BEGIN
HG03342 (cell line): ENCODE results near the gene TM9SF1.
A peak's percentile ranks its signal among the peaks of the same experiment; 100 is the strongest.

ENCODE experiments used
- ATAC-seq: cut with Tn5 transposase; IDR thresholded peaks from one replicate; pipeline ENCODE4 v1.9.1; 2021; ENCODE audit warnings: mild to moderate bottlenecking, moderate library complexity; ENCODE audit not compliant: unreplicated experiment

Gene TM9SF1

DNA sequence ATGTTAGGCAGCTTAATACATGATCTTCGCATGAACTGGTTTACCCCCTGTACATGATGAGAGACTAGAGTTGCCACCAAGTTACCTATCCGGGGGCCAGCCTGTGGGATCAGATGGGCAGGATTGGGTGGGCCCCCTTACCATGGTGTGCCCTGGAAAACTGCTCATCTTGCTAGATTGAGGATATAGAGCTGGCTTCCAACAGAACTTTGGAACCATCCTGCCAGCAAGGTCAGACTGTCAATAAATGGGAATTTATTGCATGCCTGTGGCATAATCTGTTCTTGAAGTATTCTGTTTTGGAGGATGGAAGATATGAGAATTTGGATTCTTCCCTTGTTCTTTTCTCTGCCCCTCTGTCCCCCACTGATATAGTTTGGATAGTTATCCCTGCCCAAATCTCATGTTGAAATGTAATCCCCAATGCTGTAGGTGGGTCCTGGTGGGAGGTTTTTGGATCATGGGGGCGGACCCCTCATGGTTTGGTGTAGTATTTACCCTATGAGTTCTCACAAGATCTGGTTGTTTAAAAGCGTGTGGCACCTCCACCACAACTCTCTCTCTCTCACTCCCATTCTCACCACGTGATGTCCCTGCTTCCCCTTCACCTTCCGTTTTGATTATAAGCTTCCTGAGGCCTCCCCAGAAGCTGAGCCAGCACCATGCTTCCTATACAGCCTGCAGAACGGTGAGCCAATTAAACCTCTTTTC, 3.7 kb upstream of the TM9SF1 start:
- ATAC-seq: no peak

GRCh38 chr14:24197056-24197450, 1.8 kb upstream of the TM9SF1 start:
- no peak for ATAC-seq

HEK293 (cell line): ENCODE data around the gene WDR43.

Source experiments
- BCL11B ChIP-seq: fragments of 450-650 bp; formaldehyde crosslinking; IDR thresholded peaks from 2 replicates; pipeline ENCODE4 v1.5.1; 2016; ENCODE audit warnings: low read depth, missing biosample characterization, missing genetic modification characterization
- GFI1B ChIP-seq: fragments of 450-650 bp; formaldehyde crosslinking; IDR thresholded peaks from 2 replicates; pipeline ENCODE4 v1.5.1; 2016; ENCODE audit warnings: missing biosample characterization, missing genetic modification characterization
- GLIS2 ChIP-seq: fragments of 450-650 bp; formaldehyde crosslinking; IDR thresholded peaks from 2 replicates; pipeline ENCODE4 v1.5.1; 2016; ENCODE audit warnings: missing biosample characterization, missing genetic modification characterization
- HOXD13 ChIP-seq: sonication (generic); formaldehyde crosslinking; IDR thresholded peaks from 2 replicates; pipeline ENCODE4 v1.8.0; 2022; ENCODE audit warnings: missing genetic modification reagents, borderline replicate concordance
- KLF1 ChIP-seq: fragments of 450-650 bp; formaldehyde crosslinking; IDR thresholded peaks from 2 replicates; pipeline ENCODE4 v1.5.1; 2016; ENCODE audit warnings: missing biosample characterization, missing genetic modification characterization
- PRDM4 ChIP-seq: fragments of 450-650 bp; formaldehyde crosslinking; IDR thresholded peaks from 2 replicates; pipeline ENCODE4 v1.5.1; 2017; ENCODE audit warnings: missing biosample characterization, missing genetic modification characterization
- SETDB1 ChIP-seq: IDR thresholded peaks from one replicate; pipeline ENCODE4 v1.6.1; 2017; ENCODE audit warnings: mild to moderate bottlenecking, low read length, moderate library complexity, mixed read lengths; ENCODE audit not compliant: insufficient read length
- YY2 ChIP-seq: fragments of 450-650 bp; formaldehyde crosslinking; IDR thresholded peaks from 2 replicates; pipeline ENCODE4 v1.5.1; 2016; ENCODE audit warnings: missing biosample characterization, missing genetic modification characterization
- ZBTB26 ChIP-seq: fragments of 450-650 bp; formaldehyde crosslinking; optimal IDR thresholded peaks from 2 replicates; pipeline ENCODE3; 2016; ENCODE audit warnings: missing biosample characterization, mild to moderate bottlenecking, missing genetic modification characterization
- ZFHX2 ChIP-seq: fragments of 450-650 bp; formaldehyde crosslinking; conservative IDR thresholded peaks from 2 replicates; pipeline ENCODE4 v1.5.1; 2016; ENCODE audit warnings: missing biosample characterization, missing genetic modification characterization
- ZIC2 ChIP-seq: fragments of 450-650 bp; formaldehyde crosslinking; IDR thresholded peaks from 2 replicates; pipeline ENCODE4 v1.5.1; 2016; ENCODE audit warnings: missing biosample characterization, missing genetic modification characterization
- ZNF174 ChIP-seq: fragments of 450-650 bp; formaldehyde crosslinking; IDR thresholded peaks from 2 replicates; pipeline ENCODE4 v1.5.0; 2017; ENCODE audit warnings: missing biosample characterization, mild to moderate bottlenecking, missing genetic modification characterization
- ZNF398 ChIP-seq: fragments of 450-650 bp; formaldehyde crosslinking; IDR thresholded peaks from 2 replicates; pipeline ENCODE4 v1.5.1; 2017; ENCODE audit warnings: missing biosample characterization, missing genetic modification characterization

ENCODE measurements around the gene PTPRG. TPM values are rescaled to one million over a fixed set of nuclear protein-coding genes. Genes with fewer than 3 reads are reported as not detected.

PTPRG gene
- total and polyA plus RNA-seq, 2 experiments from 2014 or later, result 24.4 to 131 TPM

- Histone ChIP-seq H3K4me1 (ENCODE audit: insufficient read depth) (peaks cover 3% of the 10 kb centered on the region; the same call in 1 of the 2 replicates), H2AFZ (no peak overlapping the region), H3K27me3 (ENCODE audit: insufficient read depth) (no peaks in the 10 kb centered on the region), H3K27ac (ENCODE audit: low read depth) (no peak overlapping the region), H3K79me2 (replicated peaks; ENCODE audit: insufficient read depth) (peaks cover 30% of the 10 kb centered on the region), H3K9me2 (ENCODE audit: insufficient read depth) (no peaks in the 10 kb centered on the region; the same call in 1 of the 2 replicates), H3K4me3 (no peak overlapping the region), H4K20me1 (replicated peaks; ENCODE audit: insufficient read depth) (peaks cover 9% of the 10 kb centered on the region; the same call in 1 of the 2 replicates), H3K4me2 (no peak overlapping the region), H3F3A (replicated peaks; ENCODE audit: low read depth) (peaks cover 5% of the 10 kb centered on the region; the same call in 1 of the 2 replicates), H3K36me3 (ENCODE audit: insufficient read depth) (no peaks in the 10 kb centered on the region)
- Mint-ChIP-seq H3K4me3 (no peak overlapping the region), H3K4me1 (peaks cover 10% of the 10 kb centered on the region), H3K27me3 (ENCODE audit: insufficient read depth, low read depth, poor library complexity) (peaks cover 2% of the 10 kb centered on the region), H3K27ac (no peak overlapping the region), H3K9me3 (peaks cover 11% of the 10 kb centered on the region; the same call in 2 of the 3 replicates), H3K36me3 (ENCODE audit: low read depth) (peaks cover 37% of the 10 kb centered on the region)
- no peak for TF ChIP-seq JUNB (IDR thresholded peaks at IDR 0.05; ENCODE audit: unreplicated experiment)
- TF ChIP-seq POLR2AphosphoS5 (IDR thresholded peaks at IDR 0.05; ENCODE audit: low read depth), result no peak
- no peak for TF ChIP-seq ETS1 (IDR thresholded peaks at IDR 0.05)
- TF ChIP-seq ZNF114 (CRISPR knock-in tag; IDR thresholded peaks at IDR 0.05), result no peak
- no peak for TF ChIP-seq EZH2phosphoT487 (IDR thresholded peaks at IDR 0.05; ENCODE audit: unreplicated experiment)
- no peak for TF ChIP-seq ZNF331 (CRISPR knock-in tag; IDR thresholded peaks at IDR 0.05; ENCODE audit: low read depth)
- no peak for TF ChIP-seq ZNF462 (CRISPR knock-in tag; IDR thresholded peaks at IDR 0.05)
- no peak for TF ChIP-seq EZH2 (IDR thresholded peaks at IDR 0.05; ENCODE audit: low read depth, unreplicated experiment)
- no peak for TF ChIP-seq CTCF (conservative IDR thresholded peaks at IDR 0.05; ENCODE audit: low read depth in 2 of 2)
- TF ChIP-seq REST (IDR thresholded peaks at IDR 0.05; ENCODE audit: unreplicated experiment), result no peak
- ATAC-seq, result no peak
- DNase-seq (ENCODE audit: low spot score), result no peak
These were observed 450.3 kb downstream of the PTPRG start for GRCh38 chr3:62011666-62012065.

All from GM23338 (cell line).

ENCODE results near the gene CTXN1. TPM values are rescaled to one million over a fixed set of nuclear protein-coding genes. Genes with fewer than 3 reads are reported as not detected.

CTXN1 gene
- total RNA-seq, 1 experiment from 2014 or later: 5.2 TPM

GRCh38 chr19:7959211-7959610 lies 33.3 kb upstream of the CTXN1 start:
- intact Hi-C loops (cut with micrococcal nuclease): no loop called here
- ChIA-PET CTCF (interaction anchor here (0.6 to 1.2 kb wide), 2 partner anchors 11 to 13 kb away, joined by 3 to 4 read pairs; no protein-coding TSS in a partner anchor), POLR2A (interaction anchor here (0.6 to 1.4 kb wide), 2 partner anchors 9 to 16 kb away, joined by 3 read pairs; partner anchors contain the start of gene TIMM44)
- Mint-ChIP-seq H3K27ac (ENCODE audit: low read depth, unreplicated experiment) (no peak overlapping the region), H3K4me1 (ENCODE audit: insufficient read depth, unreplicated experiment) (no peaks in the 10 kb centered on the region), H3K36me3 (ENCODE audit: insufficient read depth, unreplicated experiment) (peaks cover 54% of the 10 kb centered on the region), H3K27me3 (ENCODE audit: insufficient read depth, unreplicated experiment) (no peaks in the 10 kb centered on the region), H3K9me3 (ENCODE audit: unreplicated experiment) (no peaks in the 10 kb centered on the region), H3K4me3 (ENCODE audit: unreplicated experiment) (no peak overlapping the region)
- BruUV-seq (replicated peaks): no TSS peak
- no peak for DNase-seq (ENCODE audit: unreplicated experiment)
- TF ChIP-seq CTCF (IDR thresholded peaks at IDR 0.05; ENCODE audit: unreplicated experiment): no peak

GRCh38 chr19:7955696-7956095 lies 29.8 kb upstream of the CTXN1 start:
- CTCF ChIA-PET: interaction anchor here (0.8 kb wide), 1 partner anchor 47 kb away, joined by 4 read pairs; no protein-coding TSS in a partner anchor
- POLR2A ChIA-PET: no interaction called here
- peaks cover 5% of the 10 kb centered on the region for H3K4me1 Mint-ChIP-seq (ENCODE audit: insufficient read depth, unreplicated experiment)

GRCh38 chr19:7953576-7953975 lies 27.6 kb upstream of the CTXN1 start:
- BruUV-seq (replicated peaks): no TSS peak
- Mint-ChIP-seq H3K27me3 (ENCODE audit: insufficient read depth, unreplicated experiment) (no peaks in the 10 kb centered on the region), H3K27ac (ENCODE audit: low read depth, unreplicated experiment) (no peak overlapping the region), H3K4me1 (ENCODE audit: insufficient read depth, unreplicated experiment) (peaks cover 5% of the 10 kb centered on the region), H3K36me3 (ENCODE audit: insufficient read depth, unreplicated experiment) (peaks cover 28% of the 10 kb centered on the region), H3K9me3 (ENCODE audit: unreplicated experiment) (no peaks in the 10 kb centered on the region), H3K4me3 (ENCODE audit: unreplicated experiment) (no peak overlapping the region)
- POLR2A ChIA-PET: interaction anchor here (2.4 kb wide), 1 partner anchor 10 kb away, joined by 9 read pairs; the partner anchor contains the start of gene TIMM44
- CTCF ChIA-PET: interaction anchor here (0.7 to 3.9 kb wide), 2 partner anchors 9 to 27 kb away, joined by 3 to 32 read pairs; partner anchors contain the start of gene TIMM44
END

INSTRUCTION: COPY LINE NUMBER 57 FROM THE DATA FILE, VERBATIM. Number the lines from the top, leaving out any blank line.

- peaks cover 5% of the 10 kb centered on the region for H3K4me1 Mint-ChIP-seq (ENCODE audit: insufficient read depth, unreplicated experiment)